While anthrax edema toxin produces pronounced tachycardia and lethal toxin depresses left ventricular (LV) ejection fraction in in vivo models, whether these changes reflect direct cardiac effects as opposed to indirect ones related to preload or afterload alterations is unclear. In the present study, the effects of edema toxin and lethal toxin were investigated in a constant pressure isolated perfused rat heart model. Compared with control hearts, edema toxin at doses comparable to or less than a dose that produced an 80% lethality rate (LD80) in vivo in rats (200, 100, and 50 ng/ml) produced rapid increases in heart rate (HR), coronary flow (CF), LV developed pressure (LVDP), dP/dtmax, and rate-pressure product (RPP) that were most pronounced and persisted with the lowest dose (P ≤ 0.003). Edema toxin (50 ng/ml) increased effluent and myocardial cAMP levels (P ≤ 0.002). Compared with dobutamine, edema toxin produced similar myocardial changes, but these occurred more slowly and persisted longer. Increases in HR, CF, and cAMP with edema toxin were inhibited by a monoclonal antibody blocking toxin uptake and by adefovir, which inhibits the toxin's intracellular adenyl cyclase activity (P ≤ 0.05). Lethal toxin at an LD80 dose (50 ng/ml) had no significant effect on heart function but a much higher dose (500 ng/ml) reduced all parameters (P ≤ 0.05). In conclusion, edema toxin produced cAMP-mediated myocardial chronotropic, inotropic, and vasodilatory effects. Vasodilation systemically with edema toxin could contribute to shock during anthrax while masking potential inotropic effects. Although lethal toxin produced myocardial depression, this only occurred at high doses, and its relevance to in vivo findings is unclear.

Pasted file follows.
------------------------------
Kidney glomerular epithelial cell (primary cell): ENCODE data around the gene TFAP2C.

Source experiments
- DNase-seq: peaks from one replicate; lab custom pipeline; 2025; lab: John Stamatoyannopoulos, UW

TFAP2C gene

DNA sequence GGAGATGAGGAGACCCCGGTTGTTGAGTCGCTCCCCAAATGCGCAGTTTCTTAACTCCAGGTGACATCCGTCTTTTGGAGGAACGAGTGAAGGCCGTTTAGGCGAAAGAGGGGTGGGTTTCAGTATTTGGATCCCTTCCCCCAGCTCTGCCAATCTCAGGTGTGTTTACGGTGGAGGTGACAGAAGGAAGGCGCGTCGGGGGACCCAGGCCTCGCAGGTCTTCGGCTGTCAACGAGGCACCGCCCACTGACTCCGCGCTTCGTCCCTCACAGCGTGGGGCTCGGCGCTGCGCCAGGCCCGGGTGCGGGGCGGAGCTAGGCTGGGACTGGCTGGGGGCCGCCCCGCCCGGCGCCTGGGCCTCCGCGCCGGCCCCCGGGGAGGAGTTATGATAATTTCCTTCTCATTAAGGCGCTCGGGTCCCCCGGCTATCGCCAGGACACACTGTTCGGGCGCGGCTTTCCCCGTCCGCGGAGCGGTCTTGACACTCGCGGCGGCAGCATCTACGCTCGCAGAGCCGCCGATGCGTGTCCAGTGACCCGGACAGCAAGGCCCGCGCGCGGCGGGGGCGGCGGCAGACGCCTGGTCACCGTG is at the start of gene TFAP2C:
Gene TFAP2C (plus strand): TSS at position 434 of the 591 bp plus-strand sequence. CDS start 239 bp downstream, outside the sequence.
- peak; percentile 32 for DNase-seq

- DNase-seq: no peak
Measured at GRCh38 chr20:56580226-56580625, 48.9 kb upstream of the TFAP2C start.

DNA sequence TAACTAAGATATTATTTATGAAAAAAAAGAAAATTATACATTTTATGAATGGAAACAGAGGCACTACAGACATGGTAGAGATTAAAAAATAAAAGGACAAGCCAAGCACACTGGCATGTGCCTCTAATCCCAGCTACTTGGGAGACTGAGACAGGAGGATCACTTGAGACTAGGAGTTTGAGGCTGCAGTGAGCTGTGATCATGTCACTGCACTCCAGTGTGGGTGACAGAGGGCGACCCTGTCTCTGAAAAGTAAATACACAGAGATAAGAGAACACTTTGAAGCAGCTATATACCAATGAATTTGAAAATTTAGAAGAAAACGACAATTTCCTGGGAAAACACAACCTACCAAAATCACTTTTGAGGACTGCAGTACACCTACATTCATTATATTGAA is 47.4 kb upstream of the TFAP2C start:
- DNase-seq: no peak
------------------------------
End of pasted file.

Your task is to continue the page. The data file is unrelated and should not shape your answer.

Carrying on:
|Original language||English (US)|
|Journal||American Journal of Physiology - Heart and Circulatory Physiology|
|State||Published - Mar 2011|
- Heart function
ASJC Scopus subject areas
- Cardiology and Cardiovascular Medicine
- Physiology (medical)